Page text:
2nd day of Documentary Film festival continues its tradition of showcasing contemporary Indian non-fiction films



The 4th Indian Documentary Film Festival, hosted by the Film Society of Bhubaneswar, embarked on its second day at the iconic Odissi Research Centre in Xavier Square, Bhubaneswar.

This year, the festival continues its tradition of showcasing contemporary Indian non-fiction films that delve deep into the intricate tapestry of India’s past and present, grappling with issues of inequality, caste, class, gender, and ecology.

The festival, spanning three days, boasts a rich lineup of 25 thought-provoking films. Day 2 of the festival commenced with Subasri Krishnan’s ‘What the Fields Remember,’ a poignant exploration of the aftermath of the tragic Nellie Riots in 1983. This powerful documentary sets the tone for the day, setting the stage for engaging discussions and reflections on India’s historical conflicts.

The lineup for Day 2 included a stellar array of films that left the audience captivated and contemplative. Debalina Majumdar’s ‘Beyond the Blues’ takes viewers on a compelling journey through the life of a queer individual who courageously decides to challenge societal norms by changing their assigned gender. This documentary offers a raw and unfiltered glimpse into the consequences of such a decision within the conservative backdrop of Indian society.

Nausheen Khan’s touching documentary, ‘Land of my Dreams,’ masterfully chronicles the landmark Women’s Protest at Shaheen Bagh, spotlighting the resilience and strength of Indian women in their pursuit of justice and equality. ‘Rifle and a Bag,’ a riveting account of two former members of the banned Communist Party of India (Maoist) and their families after they surrender to the Indian government, offers a unique perspective on the complex dynamics of rebellion, surrender, and redemption.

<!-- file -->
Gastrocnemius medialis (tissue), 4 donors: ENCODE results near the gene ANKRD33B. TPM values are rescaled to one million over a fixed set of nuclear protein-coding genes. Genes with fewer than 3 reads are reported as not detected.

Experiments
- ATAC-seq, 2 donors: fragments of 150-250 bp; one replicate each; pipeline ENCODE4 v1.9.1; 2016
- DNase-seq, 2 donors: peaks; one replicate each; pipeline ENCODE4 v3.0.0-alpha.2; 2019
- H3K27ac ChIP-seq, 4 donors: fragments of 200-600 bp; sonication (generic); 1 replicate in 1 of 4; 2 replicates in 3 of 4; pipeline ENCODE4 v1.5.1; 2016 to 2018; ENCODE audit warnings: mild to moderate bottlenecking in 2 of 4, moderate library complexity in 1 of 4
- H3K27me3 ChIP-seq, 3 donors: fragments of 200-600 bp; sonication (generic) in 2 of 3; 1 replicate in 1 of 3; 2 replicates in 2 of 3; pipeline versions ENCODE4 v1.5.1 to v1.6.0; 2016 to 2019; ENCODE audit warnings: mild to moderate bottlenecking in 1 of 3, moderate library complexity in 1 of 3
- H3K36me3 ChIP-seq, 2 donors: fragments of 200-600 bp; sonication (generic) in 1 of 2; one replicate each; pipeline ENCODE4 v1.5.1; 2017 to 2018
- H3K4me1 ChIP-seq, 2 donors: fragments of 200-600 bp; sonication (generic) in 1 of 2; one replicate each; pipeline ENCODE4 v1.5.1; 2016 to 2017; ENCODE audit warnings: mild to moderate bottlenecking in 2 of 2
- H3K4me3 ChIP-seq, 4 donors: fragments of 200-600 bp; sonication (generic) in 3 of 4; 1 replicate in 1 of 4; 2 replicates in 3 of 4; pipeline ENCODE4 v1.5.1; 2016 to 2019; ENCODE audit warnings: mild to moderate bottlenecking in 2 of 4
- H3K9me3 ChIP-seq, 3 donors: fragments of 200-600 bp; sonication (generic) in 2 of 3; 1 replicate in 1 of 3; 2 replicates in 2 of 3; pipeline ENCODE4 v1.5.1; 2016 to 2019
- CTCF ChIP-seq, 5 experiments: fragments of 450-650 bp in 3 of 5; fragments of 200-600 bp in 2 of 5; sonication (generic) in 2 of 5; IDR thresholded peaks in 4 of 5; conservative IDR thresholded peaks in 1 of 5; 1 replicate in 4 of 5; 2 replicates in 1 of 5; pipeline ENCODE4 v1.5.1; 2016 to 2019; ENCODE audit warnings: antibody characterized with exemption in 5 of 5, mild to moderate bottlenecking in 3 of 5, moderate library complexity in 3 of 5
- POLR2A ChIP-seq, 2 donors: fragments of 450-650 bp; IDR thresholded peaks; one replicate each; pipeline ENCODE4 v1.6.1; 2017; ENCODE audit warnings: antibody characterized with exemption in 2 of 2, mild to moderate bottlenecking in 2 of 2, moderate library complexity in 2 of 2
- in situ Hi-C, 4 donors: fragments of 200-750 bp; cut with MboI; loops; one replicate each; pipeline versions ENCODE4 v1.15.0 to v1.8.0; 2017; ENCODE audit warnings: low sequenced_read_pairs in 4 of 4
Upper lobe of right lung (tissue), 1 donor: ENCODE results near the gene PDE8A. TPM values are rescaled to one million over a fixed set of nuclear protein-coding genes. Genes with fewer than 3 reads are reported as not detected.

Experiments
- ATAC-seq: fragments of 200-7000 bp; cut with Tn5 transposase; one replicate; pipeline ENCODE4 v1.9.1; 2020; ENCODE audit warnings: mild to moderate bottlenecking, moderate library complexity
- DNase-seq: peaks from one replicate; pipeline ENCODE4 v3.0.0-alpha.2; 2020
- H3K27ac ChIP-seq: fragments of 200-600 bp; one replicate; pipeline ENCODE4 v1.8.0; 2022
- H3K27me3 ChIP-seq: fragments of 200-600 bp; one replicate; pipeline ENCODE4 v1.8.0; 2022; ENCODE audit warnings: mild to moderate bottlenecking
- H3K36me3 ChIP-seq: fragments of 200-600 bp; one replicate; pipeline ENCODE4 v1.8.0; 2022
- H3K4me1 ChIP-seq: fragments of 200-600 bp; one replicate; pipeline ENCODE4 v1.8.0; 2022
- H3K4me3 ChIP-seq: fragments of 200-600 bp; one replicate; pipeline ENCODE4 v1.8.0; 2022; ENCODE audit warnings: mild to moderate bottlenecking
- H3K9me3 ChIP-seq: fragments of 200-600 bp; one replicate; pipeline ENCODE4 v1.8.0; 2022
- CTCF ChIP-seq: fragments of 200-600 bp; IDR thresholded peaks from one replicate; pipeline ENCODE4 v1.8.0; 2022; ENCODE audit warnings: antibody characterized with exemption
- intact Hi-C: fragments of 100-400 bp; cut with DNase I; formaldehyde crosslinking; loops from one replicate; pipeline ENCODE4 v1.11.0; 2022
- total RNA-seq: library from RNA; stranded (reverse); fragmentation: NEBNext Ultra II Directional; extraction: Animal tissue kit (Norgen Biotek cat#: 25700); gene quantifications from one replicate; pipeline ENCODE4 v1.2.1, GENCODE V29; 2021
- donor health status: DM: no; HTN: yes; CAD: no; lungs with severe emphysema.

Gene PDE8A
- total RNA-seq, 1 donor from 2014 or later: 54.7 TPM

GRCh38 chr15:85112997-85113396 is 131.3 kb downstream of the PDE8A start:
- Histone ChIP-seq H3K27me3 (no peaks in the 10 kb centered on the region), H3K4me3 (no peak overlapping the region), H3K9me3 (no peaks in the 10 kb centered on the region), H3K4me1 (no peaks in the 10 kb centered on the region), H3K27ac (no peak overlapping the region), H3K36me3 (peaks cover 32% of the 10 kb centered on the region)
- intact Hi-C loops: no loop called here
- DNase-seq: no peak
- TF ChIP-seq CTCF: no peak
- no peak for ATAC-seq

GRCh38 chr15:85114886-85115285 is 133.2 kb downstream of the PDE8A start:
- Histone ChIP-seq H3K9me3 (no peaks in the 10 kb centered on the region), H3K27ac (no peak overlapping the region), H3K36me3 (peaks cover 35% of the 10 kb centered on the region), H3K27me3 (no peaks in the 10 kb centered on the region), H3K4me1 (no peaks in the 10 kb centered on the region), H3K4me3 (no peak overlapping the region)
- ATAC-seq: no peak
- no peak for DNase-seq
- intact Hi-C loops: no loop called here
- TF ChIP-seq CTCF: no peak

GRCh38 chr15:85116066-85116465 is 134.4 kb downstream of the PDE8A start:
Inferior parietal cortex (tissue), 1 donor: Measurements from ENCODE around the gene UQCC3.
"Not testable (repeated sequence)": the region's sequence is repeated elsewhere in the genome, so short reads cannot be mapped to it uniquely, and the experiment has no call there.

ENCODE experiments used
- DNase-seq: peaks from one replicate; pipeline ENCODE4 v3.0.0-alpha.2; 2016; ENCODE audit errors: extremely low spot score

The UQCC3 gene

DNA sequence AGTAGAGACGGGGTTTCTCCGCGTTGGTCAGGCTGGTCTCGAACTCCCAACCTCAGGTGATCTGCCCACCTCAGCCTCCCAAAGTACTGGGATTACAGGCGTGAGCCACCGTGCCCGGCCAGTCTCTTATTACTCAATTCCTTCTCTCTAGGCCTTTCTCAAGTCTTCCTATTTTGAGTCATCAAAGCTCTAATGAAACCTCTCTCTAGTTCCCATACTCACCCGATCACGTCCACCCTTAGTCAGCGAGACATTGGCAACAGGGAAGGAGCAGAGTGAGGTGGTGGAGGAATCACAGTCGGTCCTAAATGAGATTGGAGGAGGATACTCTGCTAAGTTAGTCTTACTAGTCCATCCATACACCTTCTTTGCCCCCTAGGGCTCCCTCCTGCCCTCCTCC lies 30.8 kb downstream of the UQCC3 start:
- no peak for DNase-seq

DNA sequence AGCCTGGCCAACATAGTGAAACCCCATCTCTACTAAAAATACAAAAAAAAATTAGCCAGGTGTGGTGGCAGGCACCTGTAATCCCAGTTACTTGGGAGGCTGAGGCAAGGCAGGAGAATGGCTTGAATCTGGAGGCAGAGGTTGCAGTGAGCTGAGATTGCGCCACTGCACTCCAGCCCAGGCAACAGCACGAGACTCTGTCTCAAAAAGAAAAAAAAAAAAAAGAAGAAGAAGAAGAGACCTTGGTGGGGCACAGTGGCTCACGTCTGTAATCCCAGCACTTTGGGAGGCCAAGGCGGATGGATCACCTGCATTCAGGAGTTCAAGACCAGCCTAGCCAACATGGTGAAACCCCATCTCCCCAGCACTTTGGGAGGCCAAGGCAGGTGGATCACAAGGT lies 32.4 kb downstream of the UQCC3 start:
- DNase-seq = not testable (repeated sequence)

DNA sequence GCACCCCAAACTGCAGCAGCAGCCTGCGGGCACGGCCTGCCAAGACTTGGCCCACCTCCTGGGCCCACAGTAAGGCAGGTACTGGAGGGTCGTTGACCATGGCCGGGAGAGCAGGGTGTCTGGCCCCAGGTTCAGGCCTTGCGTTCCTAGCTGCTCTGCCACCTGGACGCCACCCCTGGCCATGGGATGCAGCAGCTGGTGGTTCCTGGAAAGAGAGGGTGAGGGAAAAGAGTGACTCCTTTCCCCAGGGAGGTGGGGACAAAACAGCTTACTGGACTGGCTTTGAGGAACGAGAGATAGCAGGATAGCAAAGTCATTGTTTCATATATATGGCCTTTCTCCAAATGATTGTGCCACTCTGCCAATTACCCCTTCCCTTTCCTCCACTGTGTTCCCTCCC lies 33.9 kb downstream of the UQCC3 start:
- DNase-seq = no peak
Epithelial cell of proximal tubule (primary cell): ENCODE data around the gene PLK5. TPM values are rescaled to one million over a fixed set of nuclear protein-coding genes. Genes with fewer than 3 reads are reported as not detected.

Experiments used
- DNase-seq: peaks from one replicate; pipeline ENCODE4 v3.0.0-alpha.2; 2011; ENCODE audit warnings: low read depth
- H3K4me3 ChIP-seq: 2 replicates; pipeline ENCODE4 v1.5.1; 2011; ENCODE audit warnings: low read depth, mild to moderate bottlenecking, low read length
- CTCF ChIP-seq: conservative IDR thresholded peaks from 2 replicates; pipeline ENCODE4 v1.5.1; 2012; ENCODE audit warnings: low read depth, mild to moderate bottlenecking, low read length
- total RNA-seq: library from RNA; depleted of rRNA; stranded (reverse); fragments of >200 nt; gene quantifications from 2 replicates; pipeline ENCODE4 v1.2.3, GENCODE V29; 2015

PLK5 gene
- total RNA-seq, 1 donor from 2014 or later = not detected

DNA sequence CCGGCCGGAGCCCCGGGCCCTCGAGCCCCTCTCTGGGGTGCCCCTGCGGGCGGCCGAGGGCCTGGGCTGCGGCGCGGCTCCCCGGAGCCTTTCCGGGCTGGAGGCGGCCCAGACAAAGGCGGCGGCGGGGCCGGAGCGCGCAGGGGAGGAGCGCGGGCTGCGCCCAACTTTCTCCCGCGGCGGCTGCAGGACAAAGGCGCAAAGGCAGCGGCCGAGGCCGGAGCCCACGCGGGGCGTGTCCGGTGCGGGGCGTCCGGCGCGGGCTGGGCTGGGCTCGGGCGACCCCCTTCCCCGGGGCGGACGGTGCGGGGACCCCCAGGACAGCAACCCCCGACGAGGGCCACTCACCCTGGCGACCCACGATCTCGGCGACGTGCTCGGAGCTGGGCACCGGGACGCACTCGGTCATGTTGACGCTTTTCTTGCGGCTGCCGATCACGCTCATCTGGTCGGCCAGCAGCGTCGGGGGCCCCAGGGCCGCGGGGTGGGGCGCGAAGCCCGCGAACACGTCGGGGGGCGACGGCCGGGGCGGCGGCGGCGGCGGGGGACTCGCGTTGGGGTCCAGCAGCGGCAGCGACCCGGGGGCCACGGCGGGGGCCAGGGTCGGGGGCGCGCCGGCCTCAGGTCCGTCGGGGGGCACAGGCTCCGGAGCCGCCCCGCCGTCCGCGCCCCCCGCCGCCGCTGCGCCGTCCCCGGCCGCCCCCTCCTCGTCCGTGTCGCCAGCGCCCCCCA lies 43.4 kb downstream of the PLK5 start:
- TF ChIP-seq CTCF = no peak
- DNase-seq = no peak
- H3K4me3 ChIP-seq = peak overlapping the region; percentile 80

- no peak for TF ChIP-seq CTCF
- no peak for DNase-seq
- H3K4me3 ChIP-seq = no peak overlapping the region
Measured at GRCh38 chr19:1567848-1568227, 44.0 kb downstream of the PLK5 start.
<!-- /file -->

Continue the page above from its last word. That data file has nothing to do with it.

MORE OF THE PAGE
Priyanka Chhabra’s expansive and insightful documentary takes a deep dive into the grand narrative of the Partition of India. Told through the lens of a refugee, the film unravels the heart-wrenching journey of displaced individuals, weaving together their stories through documents and archives, which serve as locked-up drawers of memory and longing.

The festival also saw active participation from accomplished filmmakers. Nausheen Khan and Debalina Majumdar engaged in workshops and conversations, providing valuable insights into the art of documentary filmmaking.

Subrat Beura, the festival director and honorary President of the Film Society of Bhubaneswar, highlighted the importance of both experimental and narrative storytelling in the landscape of independent non-fiction cinema.

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